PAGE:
How to survive the first term in reception

Once you’ve got past that first day, there’s the first term to survive. Here’s a few pointers from someone who made a hash of it first time around and is determined to, erm, be better this time. This post was written in partnership with Andrex®.

  1. Identify the ‘on it’ parents and buddy up. The first term is ALL about wondering what on earth you’re supposed to be doing. And filtering through all the many, many emails. There are emails about phonics. School trips. There are even emails about the emails. If you’re anything short of an Admin Major, this is where you’ll need help. Buddy up with a capable parent and never leave their side. They’re easy to spot. Because they’re always on time. Their kids are always dressed in the right attire (with no smuggled forbidden articles like wristbands or tattoos) and they always reply to ALL the emails, whilst you’re still wondering where the original email is, that they’re even talking about.
  2. Get in, get out. This is one of the best pieces of advice I was ever given by an experienced school parent. ‘Don’t hang around the playground too much. Get in. And get out.‘ If you’re heading off to work, this likely isn’t an issue. You’ll literally be throwing your child through the gates whilst you carry on driving. I like to call this the ‘drive-thru.’ Just without the glory of an Egg McMuffin at the other end. But in time? This strategy will save you from a lot of politics that you just don’t need to know.
  3. Don’t sweat the phonics. The language of phonics is insane when you first come across it. ‘Why on earth can’t kids learn the actual letters?‘ I used to rant to myself whilst cursing those stupid (but as it turns out really helpful) phonics cards. ‘Why do I have to read books about Tom’s mop. I couldn’t care less about Tom’s blooming mop. I don’t even have a mop.‘ ‘Why are we learning a completely new language when we’ve only just about mastered the first one?‘ Four years on? I’m completely indoctrinated in this ‘new’ language. And when I’m asked to spell anything BY ACTUAL GROWN ADULTS OVER THE PHONE, I do it phonetically. Like a complete and utter weirdo. In fact, I totally struggle to do it normally, in a way that other, non-parents can understand me. In other words? You’ll get it, eventually. It will become less insane. Or maybe we just become more so. Either way…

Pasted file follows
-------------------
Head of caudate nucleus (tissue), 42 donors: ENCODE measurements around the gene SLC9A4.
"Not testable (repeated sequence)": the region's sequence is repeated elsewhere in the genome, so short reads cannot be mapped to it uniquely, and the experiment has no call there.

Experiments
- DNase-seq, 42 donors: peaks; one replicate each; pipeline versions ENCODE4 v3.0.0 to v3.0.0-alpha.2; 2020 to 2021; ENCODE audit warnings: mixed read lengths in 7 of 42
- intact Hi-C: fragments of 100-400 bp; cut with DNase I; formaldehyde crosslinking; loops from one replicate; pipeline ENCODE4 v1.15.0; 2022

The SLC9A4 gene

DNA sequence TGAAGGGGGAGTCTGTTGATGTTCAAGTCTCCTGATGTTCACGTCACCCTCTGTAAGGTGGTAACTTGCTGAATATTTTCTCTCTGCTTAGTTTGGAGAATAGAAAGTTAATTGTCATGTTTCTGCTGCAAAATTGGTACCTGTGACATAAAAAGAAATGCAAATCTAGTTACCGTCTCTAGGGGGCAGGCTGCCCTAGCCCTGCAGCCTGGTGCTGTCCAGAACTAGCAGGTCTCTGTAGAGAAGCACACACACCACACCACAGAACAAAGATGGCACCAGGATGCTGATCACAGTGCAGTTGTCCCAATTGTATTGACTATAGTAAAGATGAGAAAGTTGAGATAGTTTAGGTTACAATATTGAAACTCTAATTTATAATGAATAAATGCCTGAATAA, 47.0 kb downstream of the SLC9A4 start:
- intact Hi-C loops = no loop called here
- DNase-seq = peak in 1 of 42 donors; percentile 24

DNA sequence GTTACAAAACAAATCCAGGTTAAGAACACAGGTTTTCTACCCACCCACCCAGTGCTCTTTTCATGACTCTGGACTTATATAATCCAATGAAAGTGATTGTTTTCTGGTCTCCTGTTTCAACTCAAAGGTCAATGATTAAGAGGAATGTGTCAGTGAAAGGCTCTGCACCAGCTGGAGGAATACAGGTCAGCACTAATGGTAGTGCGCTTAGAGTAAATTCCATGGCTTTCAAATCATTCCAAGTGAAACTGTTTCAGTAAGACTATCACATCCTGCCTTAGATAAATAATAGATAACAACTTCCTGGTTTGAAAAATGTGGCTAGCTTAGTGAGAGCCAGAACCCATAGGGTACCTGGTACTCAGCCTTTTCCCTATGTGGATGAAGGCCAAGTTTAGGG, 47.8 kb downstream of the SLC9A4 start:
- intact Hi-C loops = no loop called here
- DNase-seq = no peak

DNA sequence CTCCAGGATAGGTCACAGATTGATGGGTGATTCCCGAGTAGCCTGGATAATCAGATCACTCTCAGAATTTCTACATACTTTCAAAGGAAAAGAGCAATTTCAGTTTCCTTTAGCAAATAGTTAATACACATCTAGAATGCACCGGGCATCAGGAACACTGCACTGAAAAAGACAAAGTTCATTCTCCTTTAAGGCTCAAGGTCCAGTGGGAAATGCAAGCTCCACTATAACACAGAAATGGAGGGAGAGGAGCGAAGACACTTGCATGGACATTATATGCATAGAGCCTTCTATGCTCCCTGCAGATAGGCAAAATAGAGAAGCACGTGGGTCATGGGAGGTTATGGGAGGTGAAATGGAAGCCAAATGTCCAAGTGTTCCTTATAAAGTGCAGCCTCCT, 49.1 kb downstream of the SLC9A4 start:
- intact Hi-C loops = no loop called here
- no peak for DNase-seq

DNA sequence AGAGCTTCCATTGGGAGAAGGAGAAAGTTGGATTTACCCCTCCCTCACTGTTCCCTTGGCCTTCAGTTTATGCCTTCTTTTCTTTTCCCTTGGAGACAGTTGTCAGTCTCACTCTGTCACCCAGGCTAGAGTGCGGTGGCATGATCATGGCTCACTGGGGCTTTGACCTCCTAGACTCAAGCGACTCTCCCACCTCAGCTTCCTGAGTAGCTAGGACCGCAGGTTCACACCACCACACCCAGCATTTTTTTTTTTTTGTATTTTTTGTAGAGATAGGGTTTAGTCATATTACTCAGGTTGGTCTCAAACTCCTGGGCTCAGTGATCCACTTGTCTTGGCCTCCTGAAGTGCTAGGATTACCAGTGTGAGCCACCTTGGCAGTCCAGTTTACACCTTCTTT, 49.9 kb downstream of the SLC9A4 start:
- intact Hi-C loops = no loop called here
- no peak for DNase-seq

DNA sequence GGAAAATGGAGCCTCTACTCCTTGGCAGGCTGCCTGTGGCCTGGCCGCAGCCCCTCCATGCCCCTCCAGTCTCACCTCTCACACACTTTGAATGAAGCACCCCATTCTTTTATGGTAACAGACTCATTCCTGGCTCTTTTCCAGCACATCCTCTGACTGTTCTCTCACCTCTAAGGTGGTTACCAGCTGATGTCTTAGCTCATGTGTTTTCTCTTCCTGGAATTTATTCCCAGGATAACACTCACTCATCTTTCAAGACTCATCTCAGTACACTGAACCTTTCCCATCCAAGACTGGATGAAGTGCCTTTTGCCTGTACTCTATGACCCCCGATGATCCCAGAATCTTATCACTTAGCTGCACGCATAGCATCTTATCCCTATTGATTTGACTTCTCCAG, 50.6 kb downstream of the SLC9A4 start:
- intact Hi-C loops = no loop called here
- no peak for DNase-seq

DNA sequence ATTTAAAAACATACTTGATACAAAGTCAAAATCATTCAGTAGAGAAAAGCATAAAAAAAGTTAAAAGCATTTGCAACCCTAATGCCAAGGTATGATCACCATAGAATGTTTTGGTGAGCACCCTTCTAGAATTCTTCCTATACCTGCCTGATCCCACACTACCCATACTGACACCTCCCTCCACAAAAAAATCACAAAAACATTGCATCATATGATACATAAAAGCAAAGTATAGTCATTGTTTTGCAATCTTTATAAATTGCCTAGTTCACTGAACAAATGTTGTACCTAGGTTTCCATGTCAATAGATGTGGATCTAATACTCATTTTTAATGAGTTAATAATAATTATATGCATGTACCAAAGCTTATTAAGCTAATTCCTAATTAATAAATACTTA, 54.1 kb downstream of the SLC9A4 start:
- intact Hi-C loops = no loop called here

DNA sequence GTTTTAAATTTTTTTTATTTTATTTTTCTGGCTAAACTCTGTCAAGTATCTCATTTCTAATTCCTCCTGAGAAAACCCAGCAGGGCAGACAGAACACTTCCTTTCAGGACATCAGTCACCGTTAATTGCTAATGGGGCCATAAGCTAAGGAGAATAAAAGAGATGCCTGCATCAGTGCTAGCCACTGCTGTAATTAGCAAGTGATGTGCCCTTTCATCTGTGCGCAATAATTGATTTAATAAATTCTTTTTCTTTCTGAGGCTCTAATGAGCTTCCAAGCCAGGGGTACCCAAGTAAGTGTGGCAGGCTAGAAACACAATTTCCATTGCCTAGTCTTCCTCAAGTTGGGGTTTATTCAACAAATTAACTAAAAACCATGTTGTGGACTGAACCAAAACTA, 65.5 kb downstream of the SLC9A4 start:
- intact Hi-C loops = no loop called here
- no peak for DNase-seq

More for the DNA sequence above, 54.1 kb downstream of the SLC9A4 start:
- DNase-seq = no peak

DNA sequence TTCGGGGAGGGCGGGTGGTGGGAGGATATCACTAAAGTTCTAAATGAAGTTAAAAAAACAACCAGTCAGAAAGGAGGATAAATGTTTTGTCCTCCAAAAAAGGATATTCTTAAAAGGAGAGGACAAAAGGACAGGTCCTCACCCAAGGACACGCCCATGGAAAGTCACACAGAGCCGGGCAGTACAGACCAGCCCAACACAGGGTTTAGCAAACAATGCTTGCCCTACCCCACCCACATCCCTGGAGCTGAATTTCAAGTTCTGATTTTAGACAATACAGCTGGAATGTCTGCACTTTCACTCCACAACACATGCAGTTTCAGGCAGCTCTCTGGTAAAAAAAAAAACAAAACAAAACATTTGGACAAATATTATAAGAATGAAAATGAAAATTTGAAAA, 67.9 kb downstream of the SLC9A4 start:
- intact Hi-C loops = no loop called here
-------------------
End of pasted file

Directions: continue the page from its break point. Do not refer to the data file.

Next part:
4. This school thing is NOT about you. If your child is happy, then you’re all doing ok. Every year there are first time parents who say they feel ostracised by other parents. They sense the clique that has somehow already formed. And they feel left out. Like they’re the ones back at school. And it’s true that being back in that playground can bring back some odd (maybe even painful) memories (I mean, will you just look at the haircut I had to endure?). I felt it much more when I was a traditional working mum and I had to get to work, which basically meant I never saw any other parents. Ever. I imagined they were all drinking coffee, having a marvellous time and talking about how much they loved phonics. Since becoming freelance and being able to be at the school gates EVERY SINGLE DAY (which is painful enough in itself), I can assure you that nothing exciting happens. No one is partying like it’s 1999. No one is BFFs with anyone else. We’re all just doing the best we can and getting in and getting out. You’ve got your friends outside of school. If you make new ones, brilliant! But don’t put pressure on yourself to do so. Your child’s going to rock school regardless of whether you make Prom Mum or Prom Dad. (That last bit’s a joke. There is no Prom Mum or Prom Dad.)
  5. Take it all with a pinch of salt. You’re going to forget stuff. You’re going to feel overwhelmed. You’re going to cry when you feel like you’ve failed your child because they’re the only one without a packed lunch or a dressing up outfit. Maybe your child’s had an accident at school and you’re wishing you’d started this whole toilet ready thing earlier. So what? Look on the bright side. Maybe it didn’t go perfectly today. But tomorrow? You’ll be flying and it will be some other poor parent’s turn to cry. (Unless you’re ‘on it’ parent, of course. They never cry. Because they’re always on it.)

Good luck, fellow parents. Although you don’t need it. Emotions will run high. But you’ll get through it. And four years on, you can look forward to being as jaded as me. Now isn’t that something to aim for? One thing you don’t have to have to worry about is your child’s toilet hygiene, so if you’re in any doubt check out Andrex’s Clean Routine and also their starting school calendar for other helpful tips. There’s more of me over on Facebook and Instagram.

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